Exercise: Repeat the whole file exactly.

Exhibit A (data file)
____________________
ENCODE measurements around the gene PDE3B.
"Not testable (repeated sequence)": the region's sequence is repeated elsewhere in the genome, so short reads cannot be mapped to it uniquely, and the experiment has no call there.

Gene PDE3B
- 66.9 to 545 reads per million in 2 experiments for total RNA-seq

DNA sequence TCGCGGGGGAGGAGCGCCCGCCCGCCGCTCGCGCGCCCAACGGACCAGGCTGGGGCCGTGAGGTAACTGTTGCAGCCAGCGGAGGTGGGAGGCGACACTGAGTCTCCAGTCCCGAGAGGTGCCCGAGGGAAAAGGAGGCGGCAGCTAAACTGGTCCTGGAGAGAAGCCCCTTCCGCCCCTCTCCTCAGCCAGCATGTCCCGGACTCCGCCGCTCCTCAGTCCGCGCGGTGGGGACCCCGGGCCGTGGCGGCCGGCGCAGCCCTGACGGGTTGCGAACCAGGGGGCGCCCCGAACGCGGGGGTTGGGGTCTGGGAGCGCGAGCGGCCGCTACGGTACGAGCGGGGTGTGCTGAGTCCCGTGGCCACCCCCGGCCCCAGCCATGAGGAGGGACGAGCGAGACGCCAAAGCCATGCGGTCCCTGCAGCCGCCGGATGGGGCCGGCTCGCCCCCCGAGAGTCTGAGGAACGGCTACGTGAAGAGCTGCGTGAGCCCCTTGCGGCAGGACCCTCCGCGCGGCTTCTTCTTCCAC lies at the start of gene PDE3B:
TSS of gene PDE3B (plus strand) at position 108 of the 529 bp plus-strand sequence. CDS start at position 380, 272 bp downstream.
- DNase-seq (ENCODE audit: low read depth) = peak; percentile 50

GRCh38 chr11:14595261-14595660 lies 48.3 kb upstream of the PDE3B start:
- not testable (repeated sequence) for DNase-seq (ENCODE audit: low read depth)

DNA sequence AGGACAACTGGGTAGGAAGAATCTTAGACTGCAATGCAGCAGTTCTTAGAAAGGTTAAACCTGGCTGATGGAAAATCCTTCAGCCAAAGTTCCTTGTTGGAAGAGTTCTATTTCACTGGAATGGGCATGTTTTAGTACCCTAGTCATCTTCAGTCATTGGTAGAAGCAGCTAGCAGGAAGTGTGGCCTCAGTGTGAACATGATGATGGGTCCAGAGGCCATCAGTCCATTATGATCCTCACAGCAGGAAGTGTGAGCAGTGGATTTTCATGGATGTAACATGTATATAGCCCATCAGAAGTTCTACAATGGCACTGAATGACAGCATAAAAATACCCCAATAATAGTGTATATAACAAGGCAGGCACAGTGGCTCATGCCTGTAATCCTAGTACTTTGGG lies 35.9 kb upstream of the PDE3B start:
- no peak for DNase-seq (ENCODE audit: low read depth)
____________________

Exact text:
ENCODE measurements around the gene PDE3B.
"Not testable (repeated sequence)": the region's sequence is repeated elsewhere in the genome, so short reads cannot be mapped to it uniquely, and the experiment has no call there.

Gene PDE3B
- 66.9 to 545 reads per million in 2 experiments for total RNA-seq

DNA sequence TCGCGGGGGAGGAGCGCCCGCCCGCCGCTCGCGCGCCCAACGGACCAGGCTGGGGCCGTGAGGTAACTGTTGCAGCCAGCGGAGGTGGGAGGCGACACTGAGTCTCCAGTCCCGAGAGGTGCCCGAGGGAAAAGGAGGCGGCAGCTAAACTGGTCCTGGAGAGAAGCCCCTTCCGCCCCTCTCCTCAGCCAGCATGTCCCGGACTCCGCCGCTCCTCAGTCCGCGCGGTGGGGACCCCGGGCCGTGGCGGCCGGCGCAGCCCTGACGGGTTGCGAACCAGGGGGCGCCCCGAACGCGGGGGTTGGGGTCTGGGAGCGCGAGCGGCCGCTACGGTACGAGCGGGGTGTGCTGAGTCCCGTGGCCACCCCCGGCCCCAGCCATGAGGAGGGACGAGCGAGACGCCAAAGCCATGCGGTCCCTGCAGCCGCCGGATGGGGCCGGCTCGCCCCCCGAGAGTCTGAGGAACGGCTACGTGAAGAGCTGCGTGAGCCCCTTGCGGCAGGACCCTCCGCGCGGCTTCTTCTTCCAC lies at the start of gene PDE3B:
TSS of gene PDE3B (plus strand) at position 108 of the 529 bp plus-strand sequence. CDS start at position 380, 272 bp downstream.
- DNase-seq (ENCODE audit: low read depth) = peak; percentile 50

GRCh38 chr11:14595261-14595660 lies 48.3 kb upstream of the PDE3B start:
- not testable (repeated sequence) for DNase-seq (ENCODE audit: low read depth)

DNA sequence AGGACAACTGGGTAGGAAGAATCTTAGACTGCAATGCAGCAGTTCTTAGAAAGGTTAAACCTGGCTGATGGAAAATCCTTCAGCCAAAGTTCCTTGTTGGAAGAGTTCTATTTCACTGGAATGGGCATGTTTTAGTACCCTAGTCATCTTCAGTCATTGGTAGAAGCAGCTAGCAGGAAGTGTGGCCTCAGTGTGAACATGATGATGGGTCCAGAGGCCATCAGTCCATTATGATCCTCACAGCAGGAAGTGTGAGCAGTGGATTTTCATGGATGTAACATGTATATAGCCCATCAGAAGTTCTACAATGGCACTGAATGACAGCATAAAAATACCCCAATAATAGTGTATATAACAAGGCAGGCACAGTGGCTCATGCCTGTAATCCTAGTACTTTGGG lies 35.9 kb upstream of the PDE3B start:
- no peak for DNase-seq (ENCODE audit: low read depth)